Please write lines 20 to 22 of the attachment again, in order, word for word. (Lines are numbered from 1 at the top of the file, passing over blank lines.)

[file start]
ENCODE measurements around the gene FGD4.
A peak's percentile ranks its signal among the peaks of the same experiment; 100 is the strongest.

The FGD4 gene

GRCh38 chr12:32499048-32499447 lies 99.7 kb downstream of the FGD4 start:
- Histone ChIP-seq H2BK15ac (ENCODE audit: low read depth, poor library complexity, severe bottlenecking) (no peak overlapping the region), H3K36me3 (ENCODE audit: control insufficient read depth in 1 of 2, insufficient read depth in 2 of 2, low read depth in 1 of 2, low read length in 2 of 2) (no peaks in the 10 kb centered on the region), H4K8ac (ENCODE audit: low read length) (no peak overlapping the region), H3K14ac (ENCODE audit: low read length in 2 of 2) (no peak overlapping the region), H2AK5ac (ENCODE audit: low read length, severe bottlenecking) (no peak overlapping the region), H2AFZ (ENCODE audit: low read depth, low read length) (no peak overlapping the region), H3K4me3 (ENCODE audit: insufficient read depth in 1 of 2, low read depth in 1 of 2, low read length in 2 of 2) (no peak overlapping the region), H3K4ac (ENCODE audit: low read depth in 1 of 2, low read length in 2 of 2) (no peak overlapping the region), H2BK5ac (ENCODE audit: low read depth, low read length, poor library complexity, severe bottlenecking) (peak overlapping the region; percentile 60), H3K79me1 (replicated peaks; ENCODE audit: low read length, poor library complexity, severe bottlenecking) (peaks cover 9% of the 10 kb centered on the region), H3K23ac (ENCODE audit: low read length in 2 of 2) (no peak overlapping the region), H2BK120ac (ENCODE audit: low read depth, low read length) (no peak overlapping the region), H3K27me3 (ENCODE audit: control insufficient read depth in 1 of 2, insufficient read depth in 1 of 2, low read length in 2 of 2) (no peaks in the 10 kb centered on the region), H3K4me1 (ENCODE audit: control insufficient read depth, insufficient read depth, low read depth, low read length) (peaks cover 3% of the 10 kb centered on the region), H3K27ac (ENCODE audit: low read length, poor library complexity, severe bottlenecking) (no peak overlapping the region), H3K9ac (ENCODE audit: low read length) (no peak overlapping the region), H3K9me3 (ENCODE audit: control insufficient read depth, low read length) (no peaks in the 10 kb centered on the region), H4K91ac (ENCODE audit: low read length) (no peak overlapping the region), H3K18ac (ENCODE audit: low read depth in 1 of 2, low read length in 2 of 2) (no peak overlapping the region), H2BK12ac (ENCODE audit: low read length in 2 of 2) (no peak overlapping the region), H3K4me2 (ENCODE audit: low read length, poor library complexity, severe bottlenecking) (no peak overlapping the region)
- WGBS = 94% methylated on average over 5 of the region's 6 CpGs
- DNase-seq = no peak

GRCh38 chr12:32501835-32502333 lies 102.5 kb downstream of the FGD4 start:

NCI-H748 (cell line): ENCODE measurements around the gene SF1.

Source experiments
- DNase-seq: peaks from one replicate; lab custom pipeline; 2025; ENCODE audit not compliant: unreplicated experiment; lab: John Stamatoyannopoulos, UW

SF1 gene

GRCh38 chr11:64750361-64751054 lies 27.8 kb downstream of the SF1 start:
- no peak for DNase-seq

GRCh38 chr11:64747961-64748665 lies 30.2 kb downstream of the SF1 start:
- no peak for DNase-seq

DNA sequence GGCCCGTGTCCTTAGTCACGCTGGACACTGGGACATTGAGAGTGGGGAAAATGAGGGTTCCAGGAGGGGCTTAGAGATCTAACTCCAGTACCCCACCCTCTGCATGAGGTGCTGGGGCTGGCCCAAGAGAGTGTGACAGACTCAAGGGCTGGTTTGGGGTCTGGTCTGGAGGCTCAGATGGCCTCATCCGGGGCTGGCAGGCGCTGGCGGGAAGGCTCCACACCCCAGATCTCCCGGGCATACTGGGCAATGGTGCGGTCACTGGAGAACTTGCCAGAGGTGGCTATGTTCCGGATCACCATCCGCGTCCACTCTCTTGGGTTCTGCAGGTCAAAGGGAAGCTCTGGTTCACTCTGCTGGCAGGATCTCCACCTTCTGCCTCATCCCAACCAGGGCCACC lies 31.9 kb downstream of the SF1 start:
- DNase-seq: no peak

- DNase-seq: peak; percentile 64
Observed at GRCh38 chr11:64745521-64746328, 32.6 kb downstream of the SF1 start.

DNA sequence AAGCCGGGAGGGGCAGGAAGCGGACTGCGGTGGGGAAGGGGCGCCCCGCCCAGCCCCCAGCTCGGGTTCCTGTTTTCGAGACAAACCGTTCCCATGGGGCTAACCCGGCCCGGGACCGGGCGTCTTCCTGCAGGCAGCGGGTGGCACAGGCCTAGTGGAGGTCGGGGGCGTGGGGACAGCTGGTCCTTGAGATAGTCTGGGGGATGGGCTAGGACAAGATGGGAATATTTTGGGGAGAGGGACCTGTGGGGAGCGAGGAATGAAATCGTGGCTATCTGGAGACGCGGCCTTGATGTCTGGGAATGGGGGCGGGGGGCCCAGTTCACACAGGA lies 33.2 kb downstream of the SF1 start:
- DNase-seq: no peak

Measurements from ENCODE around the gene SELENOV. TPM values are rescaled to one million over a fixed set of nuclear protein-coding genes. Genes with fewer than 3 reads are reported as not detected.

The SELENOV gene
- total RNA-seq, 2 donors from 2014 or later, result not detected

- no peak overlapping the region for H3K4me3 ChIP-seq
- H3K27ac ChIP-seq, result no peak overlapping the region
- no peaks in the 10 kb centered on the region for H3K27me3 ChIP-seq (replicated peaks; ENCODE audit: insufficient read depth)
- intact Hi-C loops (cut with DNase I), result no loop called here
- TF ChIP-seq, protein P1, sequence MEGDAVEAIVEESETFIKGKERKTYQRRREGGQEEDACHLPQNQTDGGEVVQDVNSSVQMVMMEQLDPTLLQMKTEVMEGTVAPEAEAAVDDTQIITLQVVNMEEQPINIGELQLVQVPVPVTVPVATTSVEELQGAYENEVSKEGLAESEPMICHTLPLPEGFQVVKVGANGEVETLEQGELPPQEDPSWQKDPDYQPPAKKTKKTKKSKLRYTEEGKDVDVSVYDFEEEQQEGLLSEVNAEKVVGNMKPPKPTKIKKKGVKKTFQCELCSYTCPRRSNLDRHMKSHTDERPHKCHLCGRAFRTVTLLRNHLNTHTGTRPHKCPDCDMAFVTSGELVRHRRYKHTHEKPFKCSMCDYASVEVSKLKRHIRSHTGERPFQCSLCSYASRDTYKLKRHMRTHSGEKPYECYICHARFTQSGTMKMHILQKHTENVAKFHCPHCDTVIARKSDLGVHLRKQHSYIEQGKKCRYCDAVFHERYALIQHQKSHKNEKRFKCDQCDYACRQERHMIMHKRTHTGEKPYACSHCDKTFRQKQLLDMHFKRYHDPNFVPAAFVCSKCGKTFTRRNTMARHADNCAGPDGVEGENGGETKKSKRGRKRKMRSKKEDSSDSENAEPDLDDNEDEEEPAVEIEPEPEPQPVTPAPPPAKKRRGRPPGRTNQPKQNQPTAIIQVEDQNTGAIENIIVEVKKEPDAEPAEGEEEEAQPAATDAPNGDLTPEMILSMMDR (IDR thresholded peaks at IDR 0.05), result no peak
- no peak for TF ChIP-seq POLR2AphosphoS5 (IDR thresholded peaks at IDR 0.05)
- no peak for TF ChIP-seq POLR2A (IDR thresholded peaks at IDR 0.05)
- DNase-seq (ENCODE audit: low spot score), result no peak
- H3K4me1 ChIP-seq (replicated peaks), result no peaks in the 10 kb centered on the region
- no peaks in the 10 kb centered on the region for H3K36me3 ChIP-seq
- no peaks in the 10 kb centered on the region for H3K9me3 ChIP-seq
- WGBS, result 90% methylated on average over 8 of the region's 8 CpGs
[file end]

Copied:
Observed at GRCh38 chr11:64745521-64746328, 32.6 kb downstream of the SF1 start.

DNA sequence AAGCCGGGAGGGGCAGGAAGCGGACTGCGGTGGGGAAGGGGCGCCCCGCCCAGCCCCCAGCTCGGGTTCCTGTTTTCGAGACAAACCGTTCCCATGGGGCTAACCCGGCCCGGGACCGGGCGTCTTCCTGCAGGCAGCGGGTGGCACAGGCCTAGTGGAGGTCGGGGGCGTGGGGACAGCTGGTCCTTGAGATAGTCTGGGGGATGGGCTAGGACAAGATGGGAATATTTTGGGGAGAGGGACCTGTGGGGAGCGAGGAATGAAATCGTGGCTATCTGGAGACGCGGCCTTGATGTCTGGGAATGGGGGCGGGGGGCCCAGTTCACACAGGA lies 33.2 kb downstream of the SF1 start:
- DNase-seq: no peak